Annual musical set

Published 8:30 am Thursday, March 28, 2019

It’s that time of year. The flowers are beginning to bloom; the trees are budding out; and on the wind one can hear the sounds of birdsong and Mack the Knife. Wait, what? Yes, it’s time for Longwood Theatre to present its annual musical production, but this time they have something a little different in store for the community; a musical revue of sorts.

Like many composers, we remember their songs, but know little about their lives. Not this time, however. “Berlin to Broadway with Kurt Weill: A Musical Voyage,” gives us a musical glimpse into the life and genius of the great Kurt Weill. Weill had two periods, each stylistically distinct: the first in Germany in the 1920s, and the second in the United States after his emigration in 1935 (until his death in 1950). Any cast of Berlin to Broadway … has to transition seamlessly from Act One (Berlin) to Act Two (America).

A German Jew, Weill married the famous Austrian singer Lotte Lenya. As their life in Germany became more precarious, they fled first to Paris, then the United States, where they were a success in New York and Hollywood. Weill’s biographical journey (as told by a narrator) offers songs that have become standards in our Modern American Songbook, such as Mack the Knife, Lost in the Stars, Surabaya Johnny, September Song and My Ship, among others.

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Weill worked with some of the best lyricists of the last century. They include playwrights Bertolt Brecht, best known for “Mother Courage and Her Children,” and S.J. Perelman who wrote “Monkey Business” and “Horse Feathers” which starred the Marx Brothers. Pulitzer Prize winning writers Maxwell Anderson, whose screenplays for “Gypsy” and Key Largo” are considered masterpieces, plus Paul Green who wrote the play “The Lost Colony;”; still performed in North Carolina to this day. Weill worked with musical lyric geniuses like Alan Jay Lerner who wrote the lyrics to “My Fair Lady” and “Camelot,” and Ira Gershwin best known for “Lady Be Good” and “Porgy and Bess.” Even poets wanted to work with Weill; none other than the great Langston Hughes and Ogden Nash wrote lyrics for Weill musicals.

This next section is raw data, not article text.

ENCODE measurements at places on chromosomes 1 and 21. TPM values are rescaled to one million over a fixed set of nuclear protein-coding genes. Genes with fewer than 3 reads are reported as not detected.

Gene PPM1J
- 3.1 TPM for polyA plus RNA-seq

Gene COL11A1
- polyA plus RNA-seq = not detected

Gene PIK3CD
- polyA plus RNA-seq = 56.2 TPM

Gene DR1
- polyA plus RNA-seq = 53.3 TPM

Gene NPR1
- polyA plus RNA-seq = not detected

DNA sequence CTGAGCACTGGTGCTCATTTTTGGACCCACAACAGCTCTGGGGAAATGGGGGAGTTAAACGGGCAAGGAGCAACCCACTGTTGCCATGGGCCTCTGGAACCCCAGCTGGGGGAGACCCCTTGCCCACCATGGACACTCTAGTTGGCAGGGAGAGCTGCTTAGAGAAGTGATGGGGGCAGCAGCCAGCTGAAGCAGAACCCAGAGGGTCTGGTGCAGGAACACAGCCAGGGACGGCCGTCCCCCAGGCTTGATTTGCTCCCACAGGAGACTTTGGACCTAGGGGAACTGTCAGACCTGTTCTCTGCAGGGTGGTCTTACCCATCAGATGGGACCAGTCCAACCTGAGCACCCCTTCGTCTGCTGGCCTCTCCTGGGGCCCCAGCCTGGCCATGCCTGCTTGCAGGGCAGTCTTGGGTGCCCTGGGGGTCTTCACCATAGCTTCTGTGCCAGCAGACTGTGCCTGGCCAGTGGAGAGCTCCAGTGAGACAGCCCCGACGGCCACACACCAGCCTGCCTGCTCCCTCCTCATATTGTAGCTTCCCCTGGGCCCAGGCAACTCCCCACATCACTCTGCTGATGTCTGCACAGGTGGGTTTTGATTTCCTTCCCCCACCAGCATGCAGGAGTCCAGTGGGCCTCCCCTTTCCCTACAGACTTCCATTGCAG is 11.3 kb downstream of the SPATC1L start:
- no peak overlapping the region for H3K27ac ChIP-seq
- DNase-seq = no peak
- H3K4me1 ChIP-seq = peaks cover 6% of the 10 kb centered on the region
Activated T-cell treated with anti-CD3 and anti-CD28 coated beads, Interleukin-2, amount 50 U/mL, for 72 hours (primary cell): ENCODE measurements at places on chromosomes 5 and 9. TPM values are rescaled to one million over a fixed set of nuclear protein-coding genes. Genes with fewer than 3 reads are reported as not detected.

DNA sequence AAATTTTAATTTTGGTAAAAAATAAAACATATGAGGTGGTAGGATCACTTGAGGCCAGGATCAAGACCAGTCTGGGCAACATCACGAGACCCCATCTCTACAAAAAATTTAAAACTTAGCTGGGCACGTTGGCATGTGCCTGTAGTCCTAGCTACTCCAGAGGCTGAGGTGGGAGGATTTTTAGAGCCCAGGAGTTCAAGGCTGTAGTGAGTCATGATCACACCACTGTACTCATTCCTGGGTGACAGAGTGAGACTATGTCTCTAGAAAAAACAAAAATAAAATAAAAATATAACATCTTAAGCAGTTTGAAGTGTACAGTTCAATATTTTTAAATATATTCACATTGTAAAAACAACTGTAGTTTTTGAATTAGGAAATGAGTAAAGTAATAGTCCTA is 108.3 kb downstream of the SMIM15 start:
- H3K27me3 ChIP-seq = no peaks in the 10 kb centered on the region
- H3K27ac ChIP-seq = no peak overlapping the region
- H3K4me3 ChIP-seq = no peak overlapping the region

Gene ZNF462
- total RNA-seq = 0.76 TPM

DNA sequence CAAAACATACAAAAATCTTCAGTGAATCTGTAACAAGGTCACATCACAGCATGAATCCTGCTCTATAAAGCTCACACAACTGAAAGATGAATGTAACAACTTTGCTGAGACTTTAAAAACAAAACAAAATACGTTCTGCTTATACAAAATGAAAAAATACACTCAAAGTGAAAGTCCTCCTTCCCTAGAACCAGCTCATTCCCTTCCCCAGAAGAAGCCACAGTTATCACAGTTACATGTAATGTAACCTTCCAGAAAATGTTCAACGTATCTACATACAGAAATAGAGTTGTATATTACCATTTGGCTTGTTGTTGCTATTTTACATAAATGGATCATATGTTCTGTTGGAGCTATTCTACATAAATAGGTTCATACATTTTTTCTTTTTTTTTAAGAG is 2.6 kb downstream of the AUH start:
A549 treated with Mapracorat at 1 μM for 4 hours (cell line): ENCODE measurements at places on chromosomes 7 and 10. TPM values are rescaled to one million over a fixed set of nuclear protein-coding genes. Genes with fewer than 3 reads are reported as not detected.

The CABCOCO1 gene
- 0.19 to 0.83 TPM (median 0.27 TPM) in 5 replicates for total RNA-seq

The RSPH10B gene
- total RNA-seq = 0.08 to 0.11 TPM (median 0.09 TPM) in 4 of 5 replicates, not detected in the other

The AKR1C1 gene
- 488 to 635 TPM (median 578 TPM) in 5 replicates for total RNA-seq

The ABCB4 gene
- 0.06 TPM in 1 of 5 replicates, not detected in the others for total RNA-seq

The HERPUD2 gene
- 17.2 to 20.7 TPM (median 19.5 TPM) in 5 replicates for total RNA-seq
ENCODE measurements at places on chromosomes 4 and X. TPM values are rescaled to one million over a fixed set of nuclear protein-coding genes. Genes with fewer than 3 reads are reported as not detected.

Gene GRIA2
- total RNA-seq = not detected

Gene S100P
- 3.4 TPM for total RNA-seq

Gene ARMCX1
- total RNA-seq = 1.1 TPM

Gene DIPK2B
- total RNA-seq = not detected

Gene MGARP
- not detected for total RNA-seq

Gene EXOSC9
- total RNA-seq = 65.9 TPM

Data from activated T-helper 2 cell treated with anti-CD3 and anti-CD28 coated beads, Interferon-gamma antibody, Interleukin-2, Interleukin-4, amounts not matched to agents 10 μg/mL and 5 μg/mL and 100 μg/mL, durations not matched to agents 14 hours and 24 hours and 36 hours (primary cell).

The all student cast sings and at times dances excerpts from The Threepenny Opera, Happy End, Lady In The Dark, Street Scene, The Rise and Fall of the City of Mahagonn, and others. All in all, there are more than 30 songs that are showcased in “Berlin to Broadway.” Not only does the show demonstrate Weill’s extraordinary melodic gifts, but also his ability to transform his style to fit different environments. His music reflects both the influences around him and the moods of the times in which he lived and composed.

“Berlin to Broadway with Kurt Weill: A Musical Voyage” originally opened at the Theatre de Lys in Greenwich Village on Oct. 1, 1972 and played for 152 performances. It also just had a 2017 off-Broadway run in New York City.

The Longwood Theatre, in association with Longwood Music production is directed by Bruce Speas with musical direction by Christopher Swanson, and accompanist Terri Kidd. Performances will be April 10-13 at 7 p.m., with matinees April 13-14 at 2 p.m. Performances will be held in the Mainstage Theatre in CSTAC, located at the corner of Franklin Street and Pine Street on the campus of Longwood University. Tickets may be purchased online at for will call to pick up before the show, or as a printable e-ticket. You can purchase tickets at the Longwood Box Office located outside the Mainstage Theatre in CSTAC, Tuesdays through Fridays from 2-6 p.m. and one hour before showtime.